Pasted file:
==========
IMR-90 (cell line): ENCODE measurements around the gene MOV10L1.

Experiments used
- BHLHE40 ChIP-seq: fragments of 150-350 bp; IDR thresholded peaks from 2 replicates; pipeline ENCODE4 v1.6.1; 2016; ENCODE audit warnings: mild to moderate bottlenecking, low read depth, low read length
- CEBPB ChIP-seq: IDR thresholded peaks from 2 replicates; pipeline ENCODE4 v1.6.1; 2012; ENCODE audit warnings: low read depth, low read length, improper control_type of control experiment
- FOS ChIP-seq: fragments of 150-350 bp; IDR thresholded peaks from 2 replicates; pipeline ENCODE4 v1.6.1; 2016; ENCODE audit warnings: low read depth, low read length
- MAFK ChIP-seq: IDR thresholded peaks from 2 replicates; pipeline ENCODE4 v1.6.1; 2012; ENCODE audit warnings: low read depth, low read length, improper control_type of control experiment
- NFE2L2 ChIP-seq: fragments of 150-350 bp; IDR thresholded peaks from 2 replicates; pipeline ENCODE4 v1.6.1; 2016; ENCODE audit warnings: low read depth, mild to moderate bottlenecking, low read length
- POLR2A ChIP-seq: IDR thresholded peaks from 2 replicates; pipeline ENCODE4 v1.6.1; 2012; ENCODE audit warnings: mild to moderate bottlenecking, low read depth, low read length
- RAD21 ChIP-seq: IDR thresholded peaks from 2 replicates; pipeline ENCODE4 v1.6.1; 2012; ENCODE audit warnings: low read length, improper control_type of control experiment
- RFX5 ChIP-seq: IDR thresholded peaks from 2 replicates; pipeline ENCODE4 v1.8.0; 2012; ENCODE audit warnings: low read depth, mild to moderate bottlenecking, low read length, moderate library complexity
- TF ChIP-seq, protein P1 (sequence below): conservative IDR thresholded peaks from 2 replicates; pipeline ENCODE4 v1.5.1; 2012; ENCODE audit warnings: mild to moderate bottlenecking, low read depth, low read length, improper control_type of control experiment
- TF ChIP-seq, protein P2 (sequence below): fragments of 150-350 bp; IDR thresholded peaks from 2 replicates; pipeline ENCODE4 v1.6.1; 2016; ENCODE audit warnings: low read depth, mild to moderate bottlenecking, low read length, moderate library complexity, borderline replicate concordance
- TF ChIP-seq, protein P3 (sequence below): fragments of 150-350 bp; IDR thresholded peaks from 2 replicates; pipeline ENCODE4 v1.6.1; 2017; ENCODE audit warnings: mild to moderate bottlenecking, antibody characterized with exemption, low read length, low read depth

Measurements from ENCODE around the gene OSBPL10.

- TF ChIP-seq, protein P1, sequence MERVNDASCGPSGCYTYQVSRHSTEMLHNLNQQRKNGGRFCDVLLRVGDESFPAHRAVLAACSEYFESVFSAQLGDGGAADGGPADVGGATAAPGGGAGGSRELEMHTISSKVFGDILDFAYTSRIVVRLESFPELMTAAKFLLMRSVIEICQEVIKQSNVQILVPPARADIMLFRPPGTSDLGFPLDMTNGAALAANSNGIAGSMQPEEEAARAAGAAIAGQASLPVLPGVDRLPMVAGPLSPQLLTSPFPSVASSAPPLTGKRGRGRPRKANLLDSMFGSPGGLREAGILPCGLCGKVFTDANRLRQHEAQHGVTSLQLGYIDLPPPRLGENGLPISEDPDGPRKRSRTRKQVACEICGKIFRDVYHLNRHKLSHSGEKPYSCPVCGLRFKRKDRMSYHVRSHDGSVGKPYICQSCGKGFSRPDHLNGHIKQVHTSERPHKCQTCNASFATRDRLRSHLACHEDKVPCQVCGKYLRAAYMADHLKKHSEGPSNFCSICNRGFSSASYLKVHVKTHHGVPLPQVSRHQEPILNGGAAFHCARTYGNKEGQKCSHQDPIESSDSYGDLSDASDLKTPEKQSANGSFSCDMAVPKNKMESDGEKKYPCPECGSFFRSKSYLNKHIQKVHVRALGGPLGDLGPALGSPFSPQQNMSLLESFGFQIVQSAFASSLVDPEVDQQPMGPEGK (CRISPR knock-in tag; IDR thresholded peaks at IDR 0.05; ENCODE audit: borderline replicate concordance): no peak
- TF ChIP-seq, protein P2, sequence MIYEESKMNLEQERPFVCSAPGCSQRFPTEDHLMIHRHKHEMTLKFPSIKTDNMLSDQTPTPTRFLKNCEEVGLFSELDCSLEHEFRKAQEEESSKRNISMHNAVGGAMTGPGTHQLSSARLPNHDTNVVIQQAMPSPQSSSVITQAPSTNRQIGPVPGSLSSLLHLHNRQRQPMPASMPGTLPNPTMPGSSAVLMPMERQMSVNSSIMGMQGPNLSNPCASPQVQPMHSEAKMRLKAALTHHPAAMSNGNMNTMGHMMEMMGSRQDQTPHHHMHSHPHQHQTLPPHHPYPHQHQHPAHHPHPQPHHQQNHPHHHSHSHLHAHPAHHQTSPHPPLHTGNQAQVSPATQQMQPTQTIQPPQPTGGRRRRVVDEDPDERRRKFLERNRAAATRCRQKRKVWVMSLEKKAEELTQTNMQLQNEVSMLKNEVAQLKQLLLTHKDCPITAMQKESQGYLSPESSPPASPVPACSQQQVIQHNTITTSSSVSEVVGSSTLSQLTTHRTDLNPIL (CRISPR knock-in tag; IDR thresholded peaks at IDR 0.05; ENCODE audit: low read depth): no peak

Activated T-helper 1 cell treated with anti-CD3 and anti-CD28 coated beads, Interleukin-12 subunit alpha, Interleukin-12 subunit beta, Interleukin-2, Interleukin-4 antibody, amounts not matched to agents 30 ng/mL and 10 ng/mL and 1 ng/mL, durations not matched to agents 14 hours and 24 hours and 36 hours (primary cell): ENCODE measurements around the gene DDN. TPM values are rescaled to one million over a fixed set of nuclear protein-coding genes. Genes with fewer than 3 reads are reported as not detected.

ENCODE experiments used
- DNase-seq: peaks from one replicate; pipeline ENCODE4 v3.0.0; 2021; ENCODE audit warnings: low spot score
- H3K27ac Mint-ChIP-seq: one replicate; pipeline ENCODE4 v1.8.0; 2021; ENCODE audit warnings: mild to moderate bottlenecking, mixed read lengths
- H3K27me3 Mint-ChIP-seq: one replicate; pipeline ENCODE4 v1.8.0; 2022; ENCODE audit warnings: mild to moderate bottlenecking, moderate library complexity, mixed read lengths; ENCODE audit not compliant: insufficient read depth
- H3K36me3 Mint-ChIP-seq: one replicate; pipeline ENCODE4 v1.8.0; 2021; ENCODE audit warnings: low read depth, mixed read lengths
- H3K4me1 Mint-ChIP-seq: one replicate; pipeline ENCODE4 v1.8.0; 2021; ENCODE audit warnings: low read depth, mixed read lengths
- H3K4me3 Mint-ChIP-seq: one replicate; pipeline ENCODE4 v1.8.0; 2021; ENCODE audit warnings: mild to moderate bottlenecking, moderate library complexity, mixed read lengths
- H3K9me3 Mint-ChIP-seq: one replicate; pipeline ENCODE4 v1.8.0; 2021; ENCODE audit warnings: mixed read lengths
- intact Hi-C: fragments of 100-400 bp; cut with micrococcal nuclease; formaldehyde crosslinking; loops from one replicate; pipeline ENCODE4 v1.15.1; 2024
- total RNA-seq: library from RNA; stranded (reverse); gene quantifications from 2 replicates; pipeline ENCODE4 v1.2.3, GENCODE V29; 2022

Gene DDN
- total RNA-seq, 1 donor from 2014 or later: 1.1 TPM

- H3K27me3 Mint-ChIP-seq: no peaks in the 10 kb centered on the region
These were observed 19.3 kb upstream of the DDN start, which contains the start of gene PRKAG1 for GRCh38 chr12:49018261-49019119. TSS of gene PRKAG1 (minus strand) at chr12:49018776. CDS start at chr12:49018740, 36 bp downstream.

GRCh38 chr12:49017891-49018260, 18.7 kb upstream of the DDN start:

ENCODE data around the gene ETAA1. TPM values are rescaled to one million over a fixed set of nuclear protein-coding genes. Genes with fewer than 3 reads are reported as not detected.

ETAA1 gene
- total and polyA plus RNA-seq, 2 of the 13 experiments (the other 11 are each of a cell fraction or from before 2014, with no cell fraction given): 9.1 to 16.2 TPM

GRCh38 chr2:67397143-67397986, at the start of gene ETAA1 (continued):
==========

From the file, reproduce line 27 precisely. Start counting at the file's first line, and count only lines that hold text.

- total RNA-seq: library from RNA; stranded (reverse); gene quantifications from 2 replicates; pipeline ENCODE4 v1.2.3, GENCODE V29; 2022